Document Name Date/Time Subjects
HB247 ver A.pdf HRES 2/3/2016 1:00:00 PM
HRES 2/5/2016 1:00:00 PM
HRES 2/10/2016 1:00:00 PM
HRES 2/12/2016 1:00:00 PM
HRES 2/22/2016 1:00:00 PM
HRES 3/7/2016 1:00:00 PM
HRES 3/7/2016 6:00:00 PM
HRES 3/8/2016 1:00:00 PM
HB 247
HB247 Sponsor Statement.pdf HRES 2/3/2016 1:00:00 PM
HRES 2/5/2016 1:00:00 PM
HRES 2/10/2016 1:00:00 PM
HRES 2/12/2016 1:00:00 PM
HB 247
HB247 Sectional Analysis.pdf HRES 2/3/2016 1:00:00 PM
HRES 2/5/2016 1:00:00 PM
HRES 2/10/2016 1:00:00 PM
HRES 2/12/2016 1:00:00 PM
HRES 2/22/2016 1:00:00 PM
HRES 3/7/2016 1:00:00 PM
HRES 3/7/2016 6:00:00 PM
HRES 3/8/2016 1:00:00 PM
HB 247
HB247 Fiscal Note #1-DNR-DOG-01-11-16.pdf HRES 2/3/2016 1:00:00 PM
HRES 2/10/2016 1:00:00 PM
HB 247
HB247 Fiscal Note - FUNDCAP-OIL & GAS TAX CREDIT FUND-2-1-16.pdf HRES 2/3/2016 1:00:00 PM
HRES 2/5/2016 1:00:00 PM
HRES 2/10/2016 1:00:00 PM
HRES 2/12/2016 1:00:00 PM
HRES 2/22/2016 1:00:00 PM
HRES 3/7/2016 1:00:00 PM
HRES 3/7/2016 6:00:00 PM
HRES 3/8/2016 1:00:00 PM
HB 247
HB247 Fiscal Note - DOR-TAX-2-1-16.pdf HRES 2/3/2016 1:00:00 PM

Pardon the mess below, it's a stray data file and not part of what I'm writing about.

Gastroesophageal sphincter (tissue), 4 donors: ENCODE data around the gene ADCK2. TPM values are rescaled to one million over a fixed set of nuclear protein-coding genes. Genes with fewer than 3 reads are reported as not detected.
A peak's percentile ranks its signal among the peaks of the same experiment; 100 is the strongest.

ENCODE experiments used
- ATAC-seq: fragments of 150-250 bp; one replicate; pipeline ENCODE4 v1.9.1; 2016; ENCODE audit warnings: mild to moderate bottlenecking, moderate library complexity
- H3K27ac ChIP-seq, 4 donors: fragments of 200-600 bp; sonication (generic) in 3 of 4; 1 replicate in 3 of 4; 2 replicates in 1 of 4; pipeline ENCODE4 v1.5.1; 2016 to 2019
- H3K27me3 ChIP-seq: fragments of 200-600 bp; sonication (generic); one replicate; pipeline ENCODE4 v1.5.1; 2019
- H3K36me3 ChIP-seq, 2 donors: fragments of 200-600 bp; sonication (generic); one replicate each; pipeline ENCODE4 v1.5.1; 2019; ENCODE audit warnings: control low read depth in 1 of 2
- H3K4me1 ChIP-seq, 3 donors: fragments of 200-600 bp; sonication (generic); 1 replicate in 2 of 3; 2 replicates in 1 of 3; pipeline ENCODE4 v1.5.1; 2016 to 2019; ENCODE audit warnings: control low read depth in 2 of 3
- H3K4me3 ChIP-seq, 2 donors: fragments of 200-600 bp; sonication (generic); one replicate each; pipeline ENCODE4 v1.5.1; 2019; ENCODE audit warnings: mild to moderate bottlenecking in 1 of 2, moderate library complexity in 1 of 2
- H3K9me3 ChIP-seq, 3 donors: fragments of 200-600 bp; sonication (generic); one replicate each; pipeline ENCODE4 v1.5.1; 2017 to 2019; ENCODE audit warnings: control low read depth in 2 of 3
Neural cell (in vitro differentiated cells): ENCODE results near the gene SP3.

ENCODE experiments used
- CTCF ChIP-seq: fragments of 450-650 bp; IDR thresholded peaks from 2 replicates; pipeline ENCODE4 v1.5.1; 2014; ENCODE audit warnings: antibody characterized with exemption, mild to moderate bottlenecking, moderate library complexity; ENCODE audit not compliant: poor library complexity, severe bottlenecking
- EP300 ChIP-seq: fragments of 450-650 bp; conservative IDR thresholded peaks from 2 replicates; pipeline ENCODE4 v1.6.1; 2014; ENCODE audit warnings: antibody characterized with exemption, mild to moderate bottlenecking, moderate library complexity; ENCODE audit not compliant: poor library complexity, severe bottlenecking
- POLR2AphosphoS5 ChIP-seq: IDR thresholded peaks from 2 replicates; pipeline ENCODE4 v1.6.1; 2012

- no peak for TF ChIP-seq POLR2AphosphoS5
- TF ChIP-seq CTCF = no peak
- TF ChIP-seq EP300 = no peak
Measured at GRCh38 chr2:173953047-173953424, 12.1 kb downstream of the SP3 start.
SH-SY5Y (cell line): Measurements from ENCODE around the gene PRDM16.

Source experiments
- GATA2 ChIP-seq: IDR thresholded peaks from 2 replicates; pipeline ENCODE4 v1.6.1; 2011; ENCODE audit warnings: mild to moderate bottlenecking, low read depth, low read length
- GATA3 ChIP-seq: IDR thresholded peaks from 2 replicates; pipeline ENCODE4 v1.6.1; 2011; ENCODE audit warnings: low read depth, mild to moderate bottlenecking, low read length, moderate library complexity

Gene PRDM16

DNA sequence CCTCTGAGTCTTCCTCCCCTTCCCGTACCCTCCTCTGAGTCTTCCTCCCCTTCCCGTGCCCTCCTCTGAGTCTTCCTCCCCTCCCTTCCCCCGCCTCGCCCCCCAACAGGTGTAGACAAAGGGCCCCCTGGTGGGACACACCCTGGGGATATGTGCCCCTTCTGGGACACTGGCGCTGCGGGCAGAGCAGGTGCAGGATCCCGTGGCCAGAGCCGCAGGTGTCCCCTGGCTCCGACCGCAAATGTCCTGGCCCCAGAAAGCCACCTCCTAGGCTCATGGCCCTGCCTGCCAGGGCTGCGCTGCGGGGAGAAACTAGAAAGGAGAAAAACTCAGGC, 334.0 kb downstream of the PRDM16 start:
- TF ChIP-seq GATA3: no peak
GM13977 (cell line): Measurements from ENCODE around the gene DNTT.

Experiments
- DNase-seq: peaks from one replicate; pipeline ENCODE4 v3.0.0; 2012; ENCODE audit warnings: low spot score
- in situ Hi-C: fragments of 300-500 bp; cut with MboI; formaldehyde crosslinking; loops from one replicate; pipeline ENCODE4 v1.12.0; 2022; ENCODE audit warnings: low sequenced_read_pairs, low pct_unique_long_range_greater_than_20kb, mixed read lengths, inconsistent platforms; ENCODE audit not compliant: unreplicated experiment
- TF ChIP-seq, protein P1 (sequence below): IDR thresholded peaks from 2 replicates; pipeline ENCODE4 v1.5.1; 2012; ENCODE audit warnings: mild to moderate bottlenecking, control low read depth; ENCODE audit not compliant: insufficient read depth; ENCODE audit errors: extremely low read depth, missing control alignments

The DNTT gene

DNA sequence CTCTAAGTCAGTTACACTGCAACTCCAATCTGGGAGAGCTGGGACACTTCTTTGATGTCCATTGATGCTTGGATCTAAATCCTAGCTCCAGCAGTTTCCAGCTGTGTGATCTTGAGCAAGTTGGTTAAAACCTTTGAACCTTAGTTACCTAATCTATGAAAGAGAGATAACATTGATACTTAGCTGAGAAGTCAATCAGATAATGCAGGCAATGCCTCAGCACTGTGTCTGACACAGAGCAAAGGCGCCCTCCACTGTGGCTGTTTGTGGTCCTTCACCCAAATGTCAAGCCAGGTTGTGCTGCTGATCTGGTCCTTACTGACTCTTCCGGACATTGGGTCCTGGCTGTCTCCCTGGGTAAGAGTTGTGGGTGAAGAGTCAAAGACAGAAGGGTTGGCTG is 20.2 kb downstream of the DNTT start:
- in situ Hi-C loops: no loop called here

HRES 2/5/2016 1:00:00 PM
HRES 2/10/2016 1:00:00 PM
HRES 2/12/2016 1:00:00 PM
HRES 2/22/2016 1:00:00 PM
HRES 3/7/2016 1:00:00 PM
HRES 3/7/2016 6:00:00 PM
HRES 3/8/2016 1:00:00 PM
HB 247
HB 247 Production Tax Credits FY07-FY25 Excel Table_Figure 8-4_Fall 15 RSB.pdf HRES 2/3/2016 1:00:00 PM
HRES 2/5/2016 1:00:00 PM
HRES 2/10/2016 1:00:00 PM
HRES 2/12/2016 1:00:00 PM
HRES 2/22/2016 1:00:00 PM
HRES 3/7/2016 1:00:00 PM
HRES 3/7/2016 6:00:00 PM
HRES 3/8/2016 1:00:00 PM
HB 247
HB 247 Oil Credit Bill - Key Features 2-2-16.pdf HRES 2/3/2016 1:00:00 PM
HRES 2/5/2016 1:00:00 PM
HRES 2/10/2016 1:00:00 PM
HRES 2/12/2016 1:00:00 PM
HRES 2/22/2016 1:00:00 PM
HRES 3/7/2016 1:00:00 PM
HRES 3/7/2016 6:00:00 PM
HRES 3/8/2016 1:00:00 PM
HB 247
HSE RES 2.9.16 - Impacts of Alaska fiscal options-Summary of preliminary conclusions-Gunnar Knapp.pdf HRES 2/10/2016 1:00:00 PM